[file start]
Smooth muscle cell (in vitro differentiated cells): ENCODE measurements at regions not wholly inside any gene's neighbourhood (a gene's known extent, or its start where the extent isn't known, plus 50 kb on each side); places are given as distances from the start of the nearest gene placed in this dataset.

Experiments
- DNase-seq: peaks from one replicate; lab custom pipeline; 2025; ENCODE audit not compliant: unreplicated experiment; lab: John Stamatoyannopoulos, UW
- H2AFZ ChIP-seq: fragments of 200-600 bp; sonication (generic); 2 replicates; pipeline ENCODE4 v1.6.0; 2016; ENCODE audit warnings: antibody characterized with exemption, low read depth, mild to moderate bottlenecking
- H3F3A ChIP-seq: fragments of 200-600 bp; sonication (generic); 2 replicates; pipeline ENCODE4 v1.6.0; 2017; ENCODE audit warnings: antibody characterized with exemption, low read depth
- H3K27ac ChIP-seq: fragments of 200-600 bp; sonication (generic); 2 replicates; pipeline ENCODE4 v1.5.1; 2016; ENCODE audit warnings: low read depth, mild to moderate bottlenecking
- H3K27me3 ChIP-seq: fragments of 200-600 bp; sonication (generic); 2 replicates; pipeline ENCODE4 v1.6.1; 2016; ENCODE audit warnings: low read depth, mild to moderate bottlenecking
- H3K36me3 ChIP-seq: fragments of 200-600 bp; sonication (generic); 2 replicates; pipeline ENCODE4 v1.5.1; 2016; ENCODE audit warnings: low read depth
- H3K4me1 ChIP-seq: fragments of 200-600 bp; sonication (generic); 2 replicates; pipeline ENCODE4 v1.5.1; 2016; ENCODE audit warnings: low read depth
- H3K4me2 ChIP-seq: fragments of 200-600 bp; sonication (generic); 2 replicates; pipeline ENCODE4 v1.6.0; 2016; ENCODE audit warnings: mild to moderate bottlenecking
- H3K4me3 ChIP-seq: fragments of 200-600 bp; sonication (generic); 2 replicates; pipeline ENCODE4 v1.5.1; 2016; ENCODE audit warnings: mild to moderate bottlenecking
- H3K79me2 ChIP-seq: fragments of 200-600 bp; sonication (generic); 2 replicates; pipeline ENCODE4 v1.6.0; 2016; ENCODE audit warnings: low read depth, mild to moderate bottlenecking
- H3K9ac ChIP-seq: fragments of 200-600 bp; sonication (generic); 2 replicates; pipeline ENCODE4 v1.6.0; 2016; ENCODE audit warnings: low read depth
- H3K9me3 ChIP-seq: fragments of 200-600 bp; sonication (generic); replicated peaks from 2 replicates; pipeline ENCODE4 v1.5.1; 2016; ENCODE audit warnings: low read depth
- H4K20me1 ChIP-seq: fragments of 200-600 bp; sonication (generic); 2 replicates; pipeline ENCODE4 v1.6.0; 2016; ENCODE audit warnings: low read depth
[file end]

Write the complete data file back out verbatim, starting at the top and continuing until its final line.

Smooth muscle cell (in vitro differentiated cells): ENCODE measurements at regions not wholly inside any gene's neighbourhood (a gene's known extent, or its start where the extent isn't known, plus 50 kb on each side); places are given as distances from the start of the nearest gene placed in this dataset.

Experiments
- DNase-seq: peaks from one replicate; lab custom pipeline; 2025; ENCODE audit not compliant: unreplicated experiment; lab: John Stamatoyannopoulos, UW
- H2AFZ ChIP-seq: fragments of 200-600 bp; sonication (generic); 2 replicates; pipeline ENCODE4 v1.6.0; 2016; ENCODE audit warnings: antibody characterized with exemption, low read depth, mild to moderate bottlenecking
- H3F3A ChIP-seq: fragments of 200-600 bp; sonication (generic); 2 replicates; pipeline ENCODE4 v1.6.0; 2017; ENCODE audit warnings: antibody characterized with exemption, low read depth
- H3K27ac ChIP-seq: fragments of 200-600 bp; sonication (generic); 2 replicates; pipeline ENCODE4 v1.5.1; 2016; ENCODE audit warnings: low read depth, mild to moderate bottlenecking
- H3K27me3 ChIP-seq: fragments of 200-600 bp; sonication (generic); 2 replicates; pipeline ENCODE4 v1.6.1; 2016; ENCODE audit warnings: low read depth, mild to moderate bottlenecking
- H3K36me3 ChIP-seq: fragments of 200-600 bp; sonication (generic); 2 replicates; pipeline ENCODE4 v1.5.1; 2016; ENCODE audit warnings: low read depth
- H3K4me1 ChIP-seq: fragments of 200-600 bp; sonication (generic); 2 replicates; pipeline ENCODE4 v1.5.1; 2016; ENCODE audit warnings: low read depth
- H3K4me2 ChIP-seq: fragments of 200-600 bp; sonication (generic); 2 replicates; pipeline ENCODE4 v1.6.0; 2016; ENCODE audit warnings: mild to moderate bottlenecking
- H3K4me3 ChIP-seq: fragments of 200-600 bp; sonication (generic); 2 replicates; pipeline ENCODE4 v1.5.1; 2016; ENCODE audit warnings: mild to moderate bottlenecking
- H3K79me2 ChIP-seq: fragments of 200-600 bp; sonication (generic); 2 replicates; pipeline ENCODE4 v1.6.0; 2016; ENCODE audit warnings: low read depth, mild to moderate bottlenecking
- H3K9ac ChIP-seq: fragments of 200-600 bp; sonication (generic); 2 replicates; pipeline ENCODE4 v1.6.0; 2016; ENCODE audit warnings: low read depth
- H3K9me3 ChIP-seq: fragments of 200-600 bp; sonication (generic); replicated peaks from 2 replicates; pipeline ENCODE4 v1.5.1; 2016; ENCODE audit warnings: low read depth
- H4K20me1 ChIP-seq: fragments of 200-600 bp; sonication (generic); 2 replicates; pipeline ENCODE4 v1.6.0; 2016; ENCODE audit warnings: low read depth